Professor, The University of Tartu
Time: Thursday, 3 September 2015, 9:00 – 10:30
Session Chair: Jörg Desel
It has been over two decades since the first research articles on Business Process Management (BPM) saw light. Much ink has been spilled meantime to build up a discipline out of what is essentially a vision of how work in organizations can be effectively conceptualized and analyzed for the purpose of performance improvement. There is by now a relatively well-established body of methods and tools to instill “process thinking” in organizations and to manage business processes throughout their lifecycle.
A considerable subset of these methods and tools rely on business process models, be it for understanding processes, for preserving and communicating process knowledge, for analyzing, redesigning or automating processes, and even for monitoring them. It is thus not surprising that a lot of research and development in the field of BPM has concentrated on modeling languages, tools and methods, to the extent that the early evolution of the discipline is sometimes associated with the development of modeling languages. Along this line, the discipline has gone through a long convergence and standardization process, starting from proprietary notations such as Event-driven Process Chains (EPCs), moving on to standardization attempts such as UML Activity Diagrams and the XML Process Definition Language (XPDL), followed by a parade of standardization proposals and associated acronyms in the early ’00s (WSFL, XLANG, BPML, WSCI to name a few), the rise and fall of the Business Process Execution Language (BPEL), the broad adoption of the Business Process Model and Notation (BPMN), and the somehow failed struggle to reach a standard case management notation (cf. CMMN).
The overwhelming volume of these developments calls for two questions:
What have we fundamentally learned from the development of modeling languages, tools and methods? And perhaps more importantly, what have we so far failed to fully comprehend?
Another significant subset of methods and tools in the BPM field rely on data, specifically data collected during the execution of business processes. As processes become increasingly digitized, data is moving from being a (necessary) side-product of the execution of business processes, to becoming a central asset that can be leveraged across all phases of the business process lifecycle. This prospect has fueled a stream of research and development on business process data analytics, starting from dashboards, cockpits and process data warehouses, to the era of process mining methods and tools. Along this line, we have seen emerge a number of methods and tools to summarize process execution data, to generate or enhance models using these data, and to understand how the recorded execution of a business process diverges from its modeled behavior or vice-versa.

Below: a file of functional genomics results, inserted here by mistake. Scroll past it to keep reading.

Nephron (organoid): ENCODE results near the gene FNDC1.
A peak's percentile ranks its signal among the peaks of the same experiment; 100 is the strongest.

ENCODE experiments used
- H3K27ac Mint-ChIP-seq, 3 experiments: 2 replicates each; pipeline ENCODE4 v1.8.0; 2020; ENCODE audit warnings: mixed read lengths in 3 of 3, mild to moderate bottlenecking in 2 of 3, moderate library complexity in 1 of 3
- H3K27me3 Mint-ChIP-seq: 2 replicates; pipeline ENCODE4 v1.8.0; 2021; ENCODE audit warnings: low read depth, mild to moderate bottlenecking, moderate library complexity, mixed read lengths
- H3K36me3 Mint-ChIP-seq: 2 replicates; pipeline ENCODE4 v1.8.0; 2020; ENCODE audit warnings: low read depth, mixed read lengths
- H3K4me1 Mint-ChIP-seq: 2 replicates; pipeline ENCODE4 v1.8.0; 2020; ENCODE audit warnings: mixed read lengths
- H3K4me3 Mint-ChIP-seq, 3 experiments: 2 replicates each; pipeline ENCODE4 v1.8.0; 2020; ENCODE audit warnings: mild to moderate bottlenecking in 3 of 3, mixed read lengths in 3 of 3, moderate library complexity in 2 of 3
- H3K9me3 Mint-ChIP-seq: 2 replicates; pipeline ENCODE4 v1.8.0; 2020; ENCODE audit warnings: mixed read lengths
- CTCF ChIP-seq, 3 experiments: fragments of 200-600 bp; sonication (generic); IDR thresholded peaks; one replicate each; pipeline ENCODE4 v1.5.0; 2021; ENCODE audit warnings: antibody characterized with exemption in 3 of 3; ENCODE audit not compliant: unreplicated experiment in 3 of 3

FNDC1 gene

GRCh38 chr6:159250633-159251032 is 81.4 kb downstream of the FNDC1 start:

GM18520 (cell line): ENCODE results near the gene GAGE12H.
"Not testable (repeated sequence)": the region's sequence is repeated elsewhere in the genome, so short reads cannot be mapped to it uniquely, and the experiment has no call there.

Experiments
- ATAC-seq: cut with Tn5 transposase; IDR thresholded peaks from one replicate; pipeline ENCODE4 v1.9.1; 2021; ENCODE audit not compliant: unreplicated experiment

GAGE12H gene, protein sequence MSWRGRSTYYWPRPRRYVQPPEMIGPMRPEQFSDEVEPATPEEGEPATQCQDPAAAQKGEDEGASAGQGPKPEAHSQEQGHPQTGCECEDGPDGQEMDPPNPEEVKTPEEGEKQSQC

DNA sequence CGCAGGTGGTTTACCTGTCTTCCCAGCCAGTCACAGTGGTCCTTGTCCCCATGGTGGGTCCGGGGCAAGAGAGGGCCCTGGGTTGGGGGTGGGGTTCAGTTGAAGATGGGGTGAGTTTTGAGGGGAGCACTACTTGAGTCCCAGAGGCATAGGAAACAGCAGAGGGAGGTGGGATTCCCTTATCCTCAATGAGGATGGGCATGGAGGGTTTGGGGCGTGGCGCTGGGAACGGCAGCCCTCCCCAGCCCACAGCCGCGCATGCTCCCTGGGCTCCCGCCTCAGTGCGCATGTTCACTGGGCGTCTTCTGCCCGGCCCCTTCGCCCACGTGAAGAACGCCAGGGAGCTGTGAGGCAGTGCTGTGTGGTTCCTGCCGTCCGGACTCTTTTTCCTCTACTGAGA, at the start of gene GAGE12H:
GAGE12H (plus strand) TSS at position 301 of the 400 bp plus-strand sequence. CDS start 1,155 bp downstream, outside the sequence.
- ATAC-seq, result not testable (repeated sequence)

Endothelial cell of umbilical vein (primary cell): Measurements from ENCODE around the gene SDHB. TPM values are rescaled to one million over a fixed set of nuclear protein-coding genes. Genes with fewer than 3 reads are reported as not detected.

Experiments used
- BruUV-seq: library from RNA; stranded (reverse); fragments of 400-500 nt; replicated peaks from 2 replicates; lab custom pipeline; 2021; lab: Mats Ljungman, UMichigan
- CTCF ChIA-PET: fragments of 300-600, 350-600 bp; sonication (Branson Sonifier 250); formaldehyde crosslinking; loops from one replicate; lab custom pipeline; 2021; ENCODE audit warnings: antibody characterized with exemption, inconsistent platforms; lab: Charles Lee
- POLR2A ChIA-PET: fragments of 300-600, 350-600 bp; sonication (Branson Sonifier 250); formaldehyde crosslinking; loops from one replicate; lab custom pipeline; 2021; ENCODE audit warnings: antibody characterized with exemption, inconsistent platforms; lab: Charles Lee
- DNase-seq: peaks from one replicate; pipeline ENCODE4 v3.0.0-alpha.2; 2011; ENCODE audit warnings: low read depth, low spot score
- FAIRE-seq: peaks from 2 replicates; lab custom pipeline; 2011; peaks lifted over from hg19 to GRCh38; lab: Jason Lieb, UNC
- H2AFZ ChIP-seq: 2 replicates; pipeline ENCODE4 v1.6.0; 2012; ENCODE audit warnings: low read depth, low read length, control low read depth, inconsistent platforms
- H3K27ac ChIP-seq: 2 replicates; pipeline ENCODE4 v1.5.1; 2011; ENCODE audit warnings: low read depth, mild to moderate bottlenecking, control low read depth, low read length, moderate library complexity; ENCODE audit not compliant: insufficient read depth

Again, the overwhelming volume of developments in this field calls for two questions: What have we fundamentally learned from the development of process mining tools and methods? And perhaps more importantly, what have we so far failed to fully comprehend?
This talk will argue that answers to the above questions can be summarized with two concepts: variation and decisions, be them offline (e.g. design-time) or online (runtime). Many if not most developments and open challenges in the field boil down to comprehending, analyzing, executing and monitoring business processes with inherently high levels of variation and with complex decisions. Indeed, the discipline has learned to analyze, optimize and automate routine work that involves well-structured data objects and simple choices, even on relatively large scales. But we are yet to learn how to manage large-scale variation, unstructuredness and complex decision spaces. The emergence of the Internet of Things and cyber-physical systems is likely to only heighten the challenge, as in a world where the number of connections increases exponentially, so does the complexity of options and variations that ought to be accounted for. The coming of age of automated decision making, the maturation of natural language processing as well as advances in heterogeneous data analytics, create significant opportunities to address the challenges that lie ahead for the BPM discipline.
For a while, the trend in BPM has been to simplify by standardization, at different levels. Now it’s time to learn how to embrace variation and the manifold decisions that arise thereof. One thing for sure: A tangled road lies ahead towards BPM 2020.
Marlon Dumas is Professor of Software Engineering at University of Tartu, Estonia. Prior to this appointment he was faculty member at Queensland University of Technology and visiting researcher at SAP Research, Australia. His research interests span across the fields of software engineering, information systems and business process management. His ongoing work focuses on combining data mining and formal methods for analysis and monitoring of business processes. He is corecipient of three best paper awards at international conferences (ETAPS’2006, BPM’2010, BPM’2013), three best student paper awards with his PhD students (EEE’2005, CEC’2009, BPM’2014) and a ten-years most influential paper award at the MODELS’2011 conference. He is also co-inventor of six granted patents and co-author of the textbook “Fundamentals of Business Process Management”, now used in more than 100 universities worldwide.